Back To CourseHistory 112: World History I
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Chris has a master's degree in history and teaches at the University of Northern Colorado.
When I was growing up in the early '90s, our family got its first computer. I was about 8. The computer was huge and bulky, it took forever to turn on, had less than a gigabyte of data, and featured dial-up Internet. Does anybody remember dial-up and that terrible sound it made? It still makes me shudder.
I didn't realize it then, but I was growing up in a period of great social transition. Computers were already invented, but we hadn't yet truly entered the digital age. The '90s were that time when society was preparing to make a great shift into a new way of communicating. That's sort of what happened thousands of years ago. At the end of the Ice Age, a period also called the Pleistocene when most of the Earth was covered by glaciers, early human society began to change. The transition period was called the Mesolithic.
To fully understand the Mesolithic, we need to first understand the eras surrounding it. Before was the Paleolithic, roughly meaning the Old Stone Age. In this time, the ancestors of humans developed stone tools, then humans evolved as a species and made better stone tools. These early humans were nomadic hunter-gatherers, relying completely on the natural availability of resources and continually moving around. They developed the earliest forms of art and seem to have begun developing more complex social structures with rituals and specialized labor.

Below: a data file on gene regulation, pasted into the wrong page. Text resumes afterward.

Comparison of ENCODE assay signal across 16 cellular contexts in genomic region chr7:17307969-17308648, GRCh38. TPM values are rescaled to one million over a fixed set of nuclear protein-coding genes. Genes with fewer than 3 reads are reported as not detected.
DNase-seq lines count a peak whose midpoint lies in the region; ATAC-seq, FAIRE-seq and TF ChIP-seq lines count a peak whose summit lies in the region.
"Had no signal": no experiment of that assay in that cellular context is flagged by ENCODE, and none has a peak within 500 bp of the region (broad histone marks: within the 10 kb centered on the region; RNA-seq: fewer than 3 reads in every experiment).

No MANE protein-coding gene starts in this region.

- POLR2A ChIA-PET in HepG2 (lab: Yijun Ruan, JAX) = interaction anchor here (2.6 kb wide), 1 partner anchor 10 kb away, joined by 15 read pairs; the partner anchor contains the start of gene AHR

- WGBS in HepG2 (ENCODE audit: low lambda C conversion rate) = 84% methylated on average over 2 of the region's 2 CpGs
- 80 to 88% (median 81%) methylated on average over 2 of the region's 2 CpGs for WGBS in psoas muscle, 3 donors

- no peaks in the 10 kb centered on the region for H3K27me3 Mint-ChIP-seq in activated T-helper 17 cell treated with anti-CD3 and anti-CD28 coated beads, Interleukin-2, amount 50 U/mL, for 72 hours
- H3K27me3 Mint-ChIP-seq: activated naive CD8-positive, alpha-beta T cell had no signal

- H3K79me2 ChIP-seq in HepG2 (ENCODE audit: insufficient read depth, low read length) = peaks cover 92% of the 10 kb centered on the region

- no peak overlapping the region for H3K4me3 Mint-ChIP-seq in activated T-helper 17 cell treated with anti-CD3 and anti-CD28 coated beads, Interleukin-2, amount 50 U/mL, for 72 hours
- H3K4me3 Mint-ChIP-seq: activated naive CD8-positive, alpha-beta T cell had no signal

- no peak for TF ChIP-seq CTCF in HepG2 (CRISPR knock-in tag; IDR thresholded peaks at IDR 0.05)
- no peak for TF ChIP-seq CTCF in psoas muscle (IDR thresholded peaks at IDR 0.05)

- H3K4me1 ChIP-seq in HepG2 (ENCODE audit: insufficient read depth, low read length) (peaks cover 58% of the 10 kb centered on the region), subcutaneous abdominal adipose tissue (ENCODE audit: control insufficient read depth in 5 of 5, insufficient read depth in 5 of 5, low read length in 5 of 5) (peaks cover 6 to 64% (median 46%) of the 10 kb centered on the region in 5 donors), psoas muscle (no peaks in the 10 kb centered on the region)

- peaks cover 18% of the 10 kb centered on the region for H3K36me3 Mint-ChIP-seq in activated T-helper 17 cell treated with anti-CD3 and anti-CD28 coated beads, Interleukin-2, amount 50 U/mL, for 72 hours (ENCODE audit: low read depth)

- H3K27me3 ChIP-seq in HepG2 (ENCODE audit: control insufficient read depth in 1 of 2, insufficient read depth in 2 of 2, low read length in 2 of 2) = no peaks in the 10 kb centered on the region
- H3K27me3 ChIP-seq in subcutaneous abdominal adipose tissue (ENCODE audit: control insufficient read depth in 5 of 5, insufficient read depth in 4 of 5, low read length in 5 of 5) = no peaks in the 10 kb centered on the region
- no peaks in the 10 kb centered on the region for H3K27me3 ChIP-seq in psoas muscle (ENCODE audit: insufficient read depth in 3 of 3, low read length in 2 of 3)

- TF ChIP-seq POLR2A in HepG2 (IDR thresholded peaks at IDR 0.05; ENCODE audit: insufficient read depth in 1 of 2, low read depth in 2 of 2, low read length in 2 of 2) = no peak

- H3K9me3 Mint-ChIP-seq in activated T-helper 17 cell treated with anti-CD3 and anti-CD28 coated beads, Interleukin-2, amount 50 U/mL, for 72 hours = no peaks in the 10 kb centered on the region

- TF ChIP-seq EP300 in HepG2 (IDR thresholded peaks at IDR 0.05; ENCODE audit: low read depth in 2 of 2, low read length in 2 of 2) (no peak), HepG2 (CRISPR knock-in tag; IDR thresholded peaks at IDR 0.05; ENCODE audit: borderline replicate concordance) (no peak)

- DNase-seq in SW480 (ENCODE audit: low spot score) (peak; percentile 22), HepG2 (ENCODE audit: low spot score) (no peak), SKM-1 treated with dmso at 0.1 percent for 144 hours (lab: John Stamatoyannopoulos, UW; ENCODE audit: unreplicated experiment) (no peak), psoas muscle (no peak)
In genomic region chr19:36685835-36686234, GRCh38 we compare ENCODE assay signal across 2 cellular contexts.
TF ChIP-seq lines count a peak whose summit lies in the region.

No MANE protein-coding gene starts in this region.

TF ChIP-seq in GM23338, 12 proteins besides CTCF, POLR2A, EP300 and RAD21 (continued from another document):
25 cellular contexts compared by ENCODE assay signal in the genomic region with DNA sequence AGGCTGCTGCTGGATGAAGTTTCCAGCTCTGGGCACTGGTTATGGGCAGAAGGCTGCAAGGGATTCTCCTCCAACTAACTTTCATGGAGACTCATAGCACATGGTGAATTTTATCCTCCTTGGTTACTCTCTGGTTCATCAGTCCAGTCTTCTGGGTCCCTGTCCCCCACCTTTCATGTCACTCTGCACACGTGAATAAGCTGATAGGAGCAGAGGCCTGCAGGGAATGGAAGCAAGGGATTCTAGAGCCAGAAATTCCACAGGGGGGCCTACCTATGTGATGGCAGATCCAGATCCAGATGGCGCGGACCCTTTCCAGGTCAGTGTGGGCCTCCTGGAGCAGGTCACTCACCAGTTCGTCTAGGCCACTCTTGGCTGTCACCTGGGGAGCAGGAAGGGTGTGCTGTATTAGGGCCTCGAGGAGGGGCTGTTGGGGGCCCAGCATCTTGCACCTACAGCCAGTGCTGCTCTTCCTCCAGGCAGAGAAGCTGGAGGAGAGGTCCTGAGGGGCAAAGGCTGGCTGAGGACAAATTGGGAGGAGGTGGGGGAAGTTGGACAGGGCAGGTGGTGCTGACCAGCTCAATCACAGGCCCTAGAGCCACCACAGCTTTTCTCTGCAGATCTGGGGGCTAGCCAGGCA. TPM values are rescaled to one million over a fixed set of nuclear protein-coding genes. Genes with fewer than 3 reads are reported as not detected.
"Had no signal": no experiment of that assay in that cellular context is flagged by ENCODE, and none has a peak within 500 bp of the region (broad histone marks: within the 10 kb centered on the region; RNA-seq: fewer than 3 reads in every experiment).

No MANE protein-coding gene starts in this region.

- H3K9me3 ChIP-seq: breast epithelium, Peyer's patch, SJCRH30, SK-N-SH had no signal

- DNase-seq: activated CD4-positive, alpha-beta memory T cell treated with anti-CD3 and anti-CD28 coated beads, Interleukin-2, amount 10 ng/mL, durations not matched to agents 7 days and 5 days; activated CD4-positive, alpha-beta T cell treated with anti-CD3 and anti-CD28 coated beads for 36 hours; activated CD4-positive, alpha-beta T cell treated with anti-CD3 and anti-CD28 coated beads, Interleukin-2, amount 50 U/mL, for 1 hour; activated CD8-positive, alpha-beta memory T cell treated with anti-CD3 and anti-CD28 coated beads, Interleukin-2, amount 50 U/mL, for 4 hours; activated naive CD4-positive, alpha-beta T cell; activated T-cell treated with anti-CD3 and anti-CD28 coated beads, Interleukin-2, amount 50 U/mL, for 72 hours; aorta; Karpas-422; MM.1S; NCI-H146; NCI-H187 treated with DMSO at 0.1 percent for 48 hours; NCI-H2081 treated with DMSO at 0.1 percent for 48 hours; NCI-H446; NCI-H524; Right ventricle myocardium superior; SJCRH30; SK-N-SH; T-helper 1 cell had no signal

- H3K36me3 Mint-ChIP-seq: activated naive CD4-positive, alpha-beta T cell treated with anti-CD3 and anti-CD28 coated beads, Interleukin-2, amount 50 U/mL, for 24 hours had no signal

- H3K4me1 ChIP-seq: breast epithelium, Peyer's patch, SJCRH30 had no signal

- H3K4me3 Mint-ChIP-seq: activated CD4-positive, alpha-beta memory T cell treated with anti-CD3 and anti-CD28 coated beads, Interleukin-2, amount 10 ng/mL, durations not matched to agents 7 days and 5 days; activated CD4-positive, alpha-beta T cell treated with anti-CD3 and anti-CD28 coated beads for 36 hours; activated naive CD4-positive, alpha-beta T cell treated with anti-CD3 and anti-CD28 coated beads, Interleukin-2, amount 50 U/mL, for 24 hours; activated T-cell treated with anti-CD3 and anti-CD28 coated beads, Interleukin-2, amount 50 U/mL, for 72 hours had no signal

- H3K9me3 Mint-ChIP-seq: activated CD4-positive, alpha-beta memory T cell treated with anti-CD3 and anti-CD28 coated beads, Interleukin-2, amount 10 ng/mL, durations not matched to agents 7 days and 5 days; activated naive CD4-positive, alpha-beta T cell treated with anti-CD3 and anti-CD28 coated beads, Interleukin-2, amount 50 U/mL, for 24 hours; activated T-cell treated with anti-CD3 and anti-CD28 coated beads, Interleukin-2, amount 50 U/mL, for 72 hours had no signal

After the Mesolithic was the Neolithic era, or New Stone Age. The Neolithic was characterized by a shift to sedentary life, or the building of permanent homes and settling down in one place. This was made possible by the development of agriculture and domestication of animals, and people developed more complex societies with governments and professions.
The period of transition between the Paleolithic and Neolithic was the Mesolithic, or Middle Stone Age. During this time, early humans began to figure out how to farm and domesticate animals, and they experimented with building small, permanent communities, but they still relied on hunting and foraging as well. Since the transition period is marked by a change in behavior rather than a single event, the Mesolithic began at different times around the world. Generally, however, it coincided with the end of the Ice Age in each area, ranging from roughly 20,000-10,000 BC. The Mesolithic era only lasted a few thousand years before the transition to the Neolithic was complete.
The first examples of Mesolithic culture came from the Levant, an area roughly corresponding to the Middle East along the Mediterranean Sea. Here, the Ice Age was ending by 20,000 BC, which meant that the climate was changing. It was warmer, there was more available water, and the once-arid region became full of vegetation, forests, and reliable seasonal rain. The people who lived here had to change their lifestyles and realized they could stay here year-round. They began constructing basic wooden huts and started controlling what plants could grow. They planted seeds from wild wheat and removed the weeds, starting early agriculture.